Thanks to Pat for coordination, Rand for early AM set-up, Rand, David, Lori and Jane for excellent comment gathering, Bonnie, Gregory, and Donna for beautiful banners and flags, and other friends and family who stopped by for support!
The Oregon Clean Power Cooperative, together with the Mazamas and local solar installer Elemental Energy, will celebrate the completion of the Co-op’s first solar project on July 11 from 6:30 – 8:00 p.m. at the Mazama Mountaineering Center (MMC), 527 SE 43rd Avenue, Portland. Solar panels installed by Elemental Energy now cover three sides of the roof of the MMC and are expected to produce half of its electrical needs.
Owned by its members, the Co-op’s mission is to use community financing to increase the amount of renewable energy in Oregon. It is focused on providing solar, wind, micro-hydro and other renewables to nonprofits, schools, local governments and other organizations that cannot take advantage of the tax incentives for renewable energy systems available from the federal government. Read more
California is our nation’s environmental umbrella. Although the EPA generally has complete authority to set pollution standards for cars, Section 209 of the Clean Air Act grants CA the power to set its own emissions standards for new motor vehicles through the use of waivers, i.e. – CA has the ability to set a higher standard than the federal government. In addition, other states can opt into CA’s higher standards over the federal ones. 14 states, totaling 40% of the US’s population (states in green) have adopted CA’s standards. With such a large proportion of the nation’s autos covered by the higher standards, automakers are forced to abide by the higher standards or lose money making vehicles that meet two different regulations.
For forty years the EPA has granted all but one of the more than 100 waivers sought by CA and the single denial was later overturned.
With climate change now our daily reality, climate scientists are working hard to understand its effects. And as climate denial and misinformation seems to crop up everywhere these days, it’s more important than ever that we keep tabs of current climate science so we can be effective, informed activists.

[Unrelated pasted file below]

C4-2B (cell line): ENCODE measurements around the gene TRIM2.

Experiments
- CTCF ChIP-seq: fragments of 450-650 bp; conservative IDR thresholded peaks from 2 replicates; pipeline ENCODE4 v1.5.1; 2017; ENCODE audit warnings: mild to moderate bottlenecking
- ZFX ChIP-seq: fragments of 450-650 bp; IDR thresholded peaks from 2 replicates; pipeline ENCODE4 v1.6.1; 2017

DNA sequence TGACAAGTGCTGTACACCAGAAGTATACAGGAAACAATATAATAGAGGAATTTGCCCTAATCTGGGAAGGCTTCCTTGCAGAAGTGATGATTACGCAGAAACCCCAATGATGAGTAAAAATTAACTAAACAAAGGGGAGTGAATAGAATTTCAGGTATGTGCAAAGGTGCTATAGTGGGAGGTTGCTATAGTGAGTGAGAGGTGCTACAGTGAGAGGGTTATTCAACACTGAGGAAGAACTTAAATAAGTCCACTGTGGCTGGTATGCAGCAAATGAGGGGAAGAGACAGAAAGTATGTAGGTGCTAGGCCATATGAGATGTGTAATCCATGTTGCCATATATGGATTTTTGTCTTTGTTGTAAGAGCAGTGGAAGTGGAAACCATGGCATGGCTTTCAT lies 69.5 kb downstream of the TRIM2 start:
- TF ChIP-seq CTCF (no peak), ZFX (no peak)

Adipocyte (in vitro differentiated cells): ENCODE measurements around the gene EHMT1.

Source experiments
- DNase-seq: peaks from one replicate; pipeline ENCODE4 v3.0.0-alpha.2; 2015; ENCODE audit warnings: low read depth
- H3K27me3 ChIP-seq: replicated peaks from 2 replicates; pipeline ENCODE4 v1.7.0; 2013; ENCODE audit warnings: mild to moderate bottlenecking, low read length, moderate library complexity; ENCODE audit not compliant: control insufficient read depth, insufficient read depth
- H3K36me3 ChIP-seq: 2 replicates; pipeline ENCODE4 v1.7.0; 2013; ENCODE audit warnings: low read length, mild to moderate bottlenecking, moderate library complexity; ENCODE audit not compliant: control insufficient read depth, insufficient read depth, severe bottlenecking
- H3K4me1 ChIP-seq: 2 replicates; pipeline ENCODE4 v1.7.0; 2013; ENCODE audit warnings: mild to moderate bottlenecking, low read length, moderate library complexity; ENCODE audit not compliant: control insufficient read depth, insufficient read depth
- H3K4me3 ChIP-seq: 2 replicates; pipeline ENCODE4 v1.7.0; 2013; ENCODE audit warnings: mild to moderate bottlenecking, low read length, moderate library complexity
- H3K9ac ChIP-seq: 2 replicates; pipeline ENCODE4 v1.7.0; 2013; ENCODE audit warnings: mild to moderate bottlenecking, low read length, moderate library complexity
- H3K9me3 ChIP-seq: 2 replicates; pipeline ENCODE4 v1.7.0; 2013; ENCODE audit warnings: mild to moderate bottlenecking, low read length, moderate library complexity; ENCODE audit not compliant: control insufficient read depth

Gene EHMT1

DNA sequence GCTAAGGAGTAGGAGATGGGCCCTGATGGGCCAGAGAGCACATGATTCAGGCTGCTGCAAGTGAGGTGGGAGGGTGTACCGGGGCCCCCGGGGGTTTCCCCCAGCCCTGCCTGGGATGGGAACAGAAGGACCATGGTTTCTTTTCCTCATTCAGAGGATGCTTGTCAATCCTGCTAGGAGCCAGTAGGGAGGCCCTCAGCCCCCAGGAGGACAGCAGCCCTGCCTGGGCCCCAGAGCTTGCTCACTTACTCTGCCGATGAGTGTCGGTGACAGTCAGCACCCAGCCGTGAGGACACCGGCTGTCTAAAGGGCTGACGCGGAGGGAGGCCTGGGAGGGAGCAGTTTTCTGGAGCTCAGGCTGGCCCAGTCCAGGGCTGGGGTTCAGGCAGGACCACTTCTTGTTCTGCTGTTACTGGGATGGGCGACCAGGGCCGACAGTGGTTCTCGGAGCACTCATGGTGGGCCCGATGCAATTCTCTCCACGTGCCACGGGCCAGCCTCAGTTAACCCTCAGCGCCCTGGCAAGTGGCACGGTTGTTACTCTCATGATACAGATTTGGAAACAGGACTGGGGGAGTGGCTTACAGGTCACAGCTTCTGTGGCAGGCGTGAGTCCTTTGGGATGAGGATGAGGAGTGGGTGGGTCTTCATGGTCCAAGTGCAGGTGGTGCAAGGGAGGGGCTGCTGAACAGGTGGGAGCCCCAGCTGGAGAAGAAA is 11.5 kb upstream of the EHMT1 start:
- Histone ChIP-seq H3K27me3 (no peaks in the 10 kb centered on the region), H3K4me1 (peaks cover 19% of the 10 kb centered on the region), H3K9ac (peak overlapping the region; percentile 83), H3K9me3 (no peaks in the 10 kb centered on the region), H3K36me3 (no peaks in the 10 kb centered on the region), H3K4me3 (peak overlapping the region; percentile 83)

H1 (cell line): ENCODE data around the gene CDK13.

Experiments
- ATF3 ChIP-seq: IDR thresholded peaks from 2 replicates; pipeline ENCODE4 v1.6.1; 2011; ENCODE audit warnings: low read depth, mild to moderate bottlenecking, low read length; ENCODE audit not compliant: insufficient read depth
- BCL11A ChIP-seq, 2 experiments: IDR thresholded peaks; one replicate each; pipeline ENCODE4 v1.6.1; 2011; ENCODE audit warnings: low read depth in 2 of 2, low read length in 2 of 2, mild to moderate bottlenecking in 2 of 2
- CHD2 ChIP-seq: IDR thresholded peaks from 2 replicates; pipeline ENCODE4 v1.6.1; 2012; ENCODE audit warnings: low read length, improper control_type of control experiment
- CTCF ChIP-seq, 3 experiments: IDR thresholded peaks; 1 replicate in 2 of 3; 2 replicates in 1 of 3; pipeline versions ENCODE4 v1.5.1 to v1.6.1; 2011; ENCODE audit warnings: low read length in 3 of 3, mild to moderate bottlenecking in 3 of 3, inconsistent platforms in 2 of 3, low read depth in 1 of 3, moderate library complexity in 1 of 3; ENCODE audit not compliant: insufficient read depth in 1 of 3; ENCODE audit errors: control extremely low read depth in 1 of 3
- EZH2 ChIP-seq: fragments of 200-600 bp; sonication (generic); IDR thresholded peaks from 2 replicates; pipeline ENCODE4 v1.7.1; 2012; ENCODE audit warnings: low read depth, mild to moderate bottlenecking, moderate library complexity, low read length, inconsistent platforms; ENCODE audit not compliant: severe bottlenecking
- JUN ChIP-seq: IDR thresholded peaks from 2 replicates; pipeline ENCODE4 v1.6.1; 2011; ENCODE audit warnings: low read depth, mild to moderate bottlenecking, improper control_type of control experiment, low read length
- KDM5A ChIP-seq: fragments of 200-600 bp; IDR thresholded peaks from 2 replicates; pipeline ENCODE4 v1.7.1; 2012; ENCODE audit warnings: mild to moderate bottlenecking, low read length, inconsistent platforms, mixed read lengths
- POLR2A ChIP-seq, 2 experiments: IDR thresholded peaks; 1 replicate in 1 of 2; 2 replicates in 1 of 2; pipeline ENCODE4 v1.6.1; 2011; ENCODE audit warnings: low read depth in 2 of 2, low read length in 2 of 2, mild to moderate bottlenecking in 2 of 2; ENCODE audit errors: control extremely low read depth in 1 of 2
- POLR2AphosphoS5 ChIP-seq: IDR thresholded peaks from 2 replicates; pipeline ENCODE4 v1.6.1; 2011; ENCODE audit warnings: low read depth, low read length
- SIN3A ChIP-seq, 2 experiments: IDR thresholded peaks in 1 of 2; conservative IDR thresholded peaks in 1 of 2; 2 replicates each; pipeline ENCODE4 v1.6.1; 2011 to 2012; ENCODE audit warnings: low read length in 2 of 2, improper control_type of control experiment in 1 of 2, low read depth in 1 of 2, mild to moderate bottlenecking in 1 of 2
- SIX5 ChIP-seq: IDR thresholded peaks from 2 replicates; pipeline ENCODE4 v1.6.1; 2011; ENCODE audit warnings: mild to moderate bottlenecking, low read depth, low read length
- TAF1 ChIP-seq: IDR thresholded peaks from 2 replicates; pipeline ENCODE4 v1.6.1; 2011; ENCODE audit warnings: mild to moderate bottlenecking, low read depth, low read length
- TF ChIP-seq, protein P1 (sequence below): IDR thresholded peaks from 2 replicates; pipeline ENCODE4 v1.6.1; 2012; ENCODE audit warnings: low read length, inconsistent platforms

With that in mind, each month we be bring you a curated roundup of the some of the most important current studies on climate-related science, from studies on our changing ocean to news about climate’s effects on key industries. See all articles →
Think of this bowl as representing the Earth’s sea ice (a hyper accurate visual, clearly). It’s 33% gone – and it’s melting fast.
There is now less sea ice on Earth than at any time in recorded history. Since 1980, the Earth has lost about 1/3rd of its total sea ice volume.
To illustrate how outside of normal climate behaviors the earth is experiencing: In December global sea ice extent fell 4.4 million sq km below average, an event eight standard deviations from the normal range. In other words, the statistical probability of that event happening under past expectations of average is 1 in 30 billion, aka: hugely unlikely aka climate change has disrupted what “normal” climate looks like. Read more
The first 100 days of the Trump administration saw unprecedented attacks on science, including — and especially — climate science. But researchers continue to work diligently to understand the risks and effects of climate change. This month’s climate science roundup seeks to arm us all with accurate, effective information so that we can work together to save our planet. See all articles →
We had a big win- the City of Portland and Multnomah County both unanimously passed what is one of the strongest 100% resolutions in the country!
The Resolutions commit the City and County to 100% renewable electricity by 2035 and 100% renewable energy in all sectors by 2050 while simultaneously prioritizing equity and community-based renewable development. The resolution also takes a strong position against new gas-fired power plants and other fossil fuel infrastructure, which we’ve been fighting hard for all along, and excludes biomass from public lands as a renewable energy source.
The 350PDX PERS* Divestment group has been busy this month. We are currently working on reaching out to the Unions to make sure that we have their support and to ask them to help us build more support by notifying their members of this ambitious task. On the weekend of April 22nd (Earth Day and the March for Science!) I had the chance to table at the Oregon Education Association Representative Assembly. The OEA RA is a yearly meeting of elected representatives of educators from all over the state. We felt very privileged to be a part of the OEA’s event and extremely grateful for their support.